twist around(redirected from twist those around)
1. To rotate from side to side. I kept twisting around trying to see where the noise had come from, but I couldn't see anything.
2. To rotate something in a circular motion. In this usage, a noun or pronoun is used between "twist" and "around." The owl is able to twist its head around 180 degrees.
3. To squirm, writhe, or wriggle around. The worm twisted around in my hand. I was trying to get my daughter dressed for school, but she kept twisting around the whole time.
4. To move or progress in a winding, meandering course around or throughout something. I hate the way these roads twist around the mountain like this. It always makes me carsick having to drive through them. The stream twists around the forest before eventually merging with the Colorado River further down the valley.
5. To encircle, wrap, or coil around someone or something. Black smoke twisted around the tower as the fire spread through its lower levels. The huge anaconda twisted around Tom, squeezing the life out of him.
6. To wrap or coil something around someone or something. In this usage, a noun or pronoun is used between "twist" and "around." He twisted the cable around his arm and pulled as hard as he could. The plant twists its vines around the branches of the tallest trees to reach the sunshine above the canopy of the jungle. She twisted the rope around the hostage, making sure that the man couldn't move.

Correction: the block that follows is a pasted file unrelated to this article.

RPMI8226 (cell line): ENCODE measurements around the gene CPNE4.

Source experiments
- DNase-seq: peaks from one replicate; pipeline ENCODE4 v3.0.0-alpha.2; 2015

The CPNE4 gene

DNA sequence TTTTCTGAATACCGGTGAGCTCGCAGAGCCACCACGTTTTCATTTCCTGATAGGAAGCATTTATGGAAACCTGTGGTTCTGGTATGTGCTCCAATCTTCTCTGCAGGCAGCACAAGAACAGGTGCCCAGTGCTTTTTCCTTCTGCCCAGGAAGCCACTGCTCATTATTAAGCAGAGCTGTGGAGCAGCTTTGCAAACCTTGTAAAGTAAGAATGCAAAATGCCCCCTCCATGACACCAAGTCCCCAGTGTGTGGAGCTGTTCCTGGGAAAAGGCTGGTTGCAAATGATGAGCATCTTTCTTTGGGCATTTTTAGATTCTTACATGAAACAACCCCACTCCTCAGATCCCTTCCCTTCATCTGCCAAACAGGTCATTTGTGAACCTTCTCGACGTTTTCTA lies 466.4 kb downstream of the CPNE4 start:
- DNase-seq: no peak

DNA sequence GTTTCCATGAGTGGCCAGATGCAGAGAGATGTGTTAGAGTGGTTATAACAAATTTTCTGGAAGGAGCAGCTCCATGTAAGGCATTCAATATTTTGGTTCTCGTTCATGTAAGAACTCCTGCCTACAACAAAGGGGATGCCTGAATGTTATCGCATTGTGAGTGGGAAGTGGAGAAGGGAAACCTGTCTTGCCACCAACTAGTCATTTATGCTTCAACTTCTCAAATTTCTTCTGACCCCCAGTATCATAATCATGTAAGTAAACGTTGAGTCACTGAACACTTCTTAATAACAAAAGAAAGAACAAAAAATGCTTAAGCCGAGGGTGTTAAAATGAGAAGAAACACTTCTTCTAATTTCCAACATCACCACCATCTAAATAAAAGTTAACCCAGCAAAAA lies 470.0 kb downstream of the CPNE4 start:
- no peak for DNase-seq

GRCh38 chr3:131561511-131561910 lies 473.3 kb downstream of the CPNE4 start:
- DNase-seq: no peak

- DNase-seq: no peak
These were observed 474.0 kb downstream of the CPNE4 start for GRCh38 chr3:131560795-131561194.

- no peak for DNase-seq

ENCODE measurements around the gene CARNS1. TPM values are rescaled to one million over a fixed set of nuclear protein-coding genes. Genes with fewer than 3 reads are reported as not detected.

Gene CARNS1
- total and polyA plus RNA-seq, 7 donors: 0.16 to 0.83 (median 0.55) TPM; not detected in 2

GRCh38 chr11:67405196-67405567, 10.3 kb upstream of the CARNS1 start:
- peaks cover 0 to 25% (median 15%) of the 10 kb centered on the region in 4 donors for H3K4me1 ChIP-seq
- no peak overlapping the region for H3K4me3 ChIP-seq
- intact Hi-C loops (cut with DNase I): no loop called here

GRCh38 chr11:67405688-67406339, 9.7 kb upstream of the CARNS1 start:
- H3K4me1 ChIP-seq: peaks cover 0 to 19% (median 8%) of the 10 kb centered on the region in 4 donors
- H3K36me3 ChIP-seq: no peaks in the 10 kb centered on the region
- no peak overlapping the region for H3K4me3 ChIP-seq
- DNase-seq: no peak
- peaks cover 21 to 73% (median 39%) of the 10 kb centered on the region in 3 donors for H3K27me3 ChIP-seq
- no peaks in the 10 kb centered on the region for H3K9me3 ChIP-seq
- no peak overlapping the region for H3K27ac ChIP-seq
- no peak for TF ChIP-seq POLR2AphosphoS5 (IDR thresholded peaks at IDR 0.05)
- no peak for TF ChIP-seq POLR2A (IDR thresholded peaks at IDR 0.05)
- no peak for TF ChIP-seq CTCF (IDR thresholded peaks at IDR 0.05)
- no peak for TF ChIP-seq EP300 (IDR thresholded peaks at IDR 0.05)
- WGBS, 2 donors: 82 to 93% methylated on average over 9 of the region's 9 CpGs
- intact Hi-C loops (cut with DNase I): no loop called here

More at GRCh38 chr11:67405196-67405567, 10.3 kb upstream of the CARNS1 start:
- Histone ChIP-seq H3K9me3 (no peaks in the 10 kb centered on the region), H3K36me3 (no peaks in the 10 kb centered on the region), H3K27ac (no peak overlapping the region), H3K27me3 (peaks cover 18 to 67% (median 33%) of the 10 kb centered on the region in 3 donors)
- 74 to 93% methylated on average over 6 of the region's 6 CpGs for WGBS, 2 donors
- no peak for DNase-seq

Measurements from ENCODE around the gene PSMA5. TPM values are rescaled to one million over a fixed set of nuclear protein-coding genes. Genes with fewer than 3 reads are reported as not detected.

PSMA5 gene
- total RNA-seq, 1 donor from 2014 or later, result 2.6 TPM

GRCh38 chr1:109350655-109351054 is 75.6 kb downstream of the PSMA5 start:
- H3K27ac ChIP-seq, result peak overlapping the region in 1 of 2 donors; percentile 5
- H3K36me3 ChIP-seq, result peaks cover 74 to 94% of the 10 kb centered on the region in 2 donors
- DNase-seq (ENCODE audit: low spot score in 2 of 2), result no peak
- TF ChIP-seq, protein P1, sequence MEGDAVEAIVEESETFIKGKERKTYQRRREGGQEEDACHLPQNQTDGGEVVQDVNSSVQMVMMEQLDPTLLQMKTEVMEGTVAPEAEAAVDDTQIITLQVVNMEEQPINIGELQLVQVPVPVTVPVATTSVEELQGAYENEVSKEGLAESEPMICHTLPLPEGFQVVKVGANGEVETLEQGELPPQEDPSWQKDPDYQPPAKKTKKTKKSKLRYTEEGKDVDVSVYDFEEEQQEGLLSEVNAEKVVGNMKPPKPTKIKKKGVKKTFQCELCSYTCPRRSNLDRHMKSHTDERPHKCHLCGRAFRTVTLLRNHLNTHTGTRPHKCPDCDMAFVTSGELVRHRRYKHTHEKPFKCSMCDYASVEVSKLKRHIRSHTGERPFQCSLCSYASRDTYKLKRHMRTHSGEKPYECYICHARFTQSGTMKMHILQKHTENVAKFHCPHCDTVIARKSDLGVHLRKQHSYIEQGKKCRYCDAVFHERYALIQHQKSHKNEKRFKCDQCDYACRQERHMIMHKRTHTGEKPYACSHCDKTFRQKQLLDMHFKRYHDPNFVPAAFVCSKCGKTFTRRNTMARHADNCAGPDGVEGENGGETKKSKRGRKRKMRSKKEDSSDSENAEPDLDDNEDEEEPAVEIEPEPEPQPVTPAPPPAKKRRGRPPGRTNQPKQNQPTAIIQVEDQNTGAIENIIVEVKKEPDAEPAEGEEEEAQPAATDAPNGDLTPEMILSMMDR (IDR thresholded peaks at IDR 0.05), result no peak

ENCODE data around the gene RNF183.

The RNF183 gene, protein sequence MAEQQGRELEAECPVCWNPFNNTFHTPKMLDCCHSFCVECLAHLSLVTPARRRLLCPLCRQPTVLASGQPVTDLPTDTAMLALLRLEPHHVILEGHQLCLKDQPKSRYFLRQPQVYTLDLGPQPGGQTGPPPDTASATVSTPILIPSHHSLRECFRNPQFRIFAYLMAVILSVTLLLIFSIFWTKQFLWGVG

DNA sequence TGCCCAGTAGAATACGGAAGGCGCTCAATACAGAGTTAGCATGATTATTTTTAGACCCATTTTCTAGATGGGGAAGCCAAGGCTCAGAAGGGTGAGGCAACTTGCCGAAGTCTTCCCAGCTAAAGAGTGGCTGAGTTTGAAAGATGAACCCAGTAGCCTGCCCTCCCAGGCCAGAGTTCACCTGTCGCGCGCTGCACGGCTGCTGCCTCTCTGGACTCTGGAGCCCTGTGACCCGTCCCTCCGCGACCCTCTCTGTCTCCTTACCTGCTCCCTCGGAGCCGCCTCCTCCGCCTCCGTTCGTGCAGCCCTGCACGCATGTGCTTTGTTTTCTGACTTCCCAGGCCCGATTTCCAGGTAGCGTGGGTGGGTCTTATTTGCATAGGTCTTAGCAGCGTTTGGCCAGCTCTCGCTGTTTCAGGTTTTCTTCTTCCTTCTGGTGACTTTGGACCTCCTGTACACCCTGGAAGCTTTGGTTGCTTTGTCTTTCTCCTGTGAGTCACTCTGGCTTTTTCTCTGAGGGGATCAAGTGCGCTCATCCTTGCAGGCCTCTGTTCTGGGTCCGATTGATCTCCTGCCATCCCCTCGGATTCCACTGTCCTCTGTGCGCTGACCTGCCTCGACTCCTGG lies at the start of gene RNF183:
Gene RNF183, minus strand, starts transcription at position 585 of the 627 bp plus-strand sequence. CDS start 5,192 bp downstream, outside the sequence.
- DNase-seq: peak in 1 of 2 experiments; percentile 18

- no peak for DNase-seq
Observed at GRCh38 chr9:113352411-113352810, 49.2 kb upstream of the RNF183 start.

7. To alter, distort, or misrepresent the intended meaning of something. In this usage, a noun or pronoun can be used between "twist" and "around." No, that's not what I meant—stop twisting my words around! You can't just twist around the author's words to fit the agenda of your essay.
Farlex Dictionary of Idioms. © 2015 Farlex, Inc, all rights reserved.
twist something around someone or something
to wrap something around someone or something. Max twisted the wire around Lefty, and totally immobilized him. I twisted the rope around the post and tied a knot.
to turn around part way at the waist, without moving one's feet or legs. Nancy twisted around to get a better look at who was sitting behind her. I had to twist around to see who was there.
McGraw-Hill Dictionary of American Idioms and Phrasal Verbs. © 2002 by The McGraw-Hill Companies, Inc.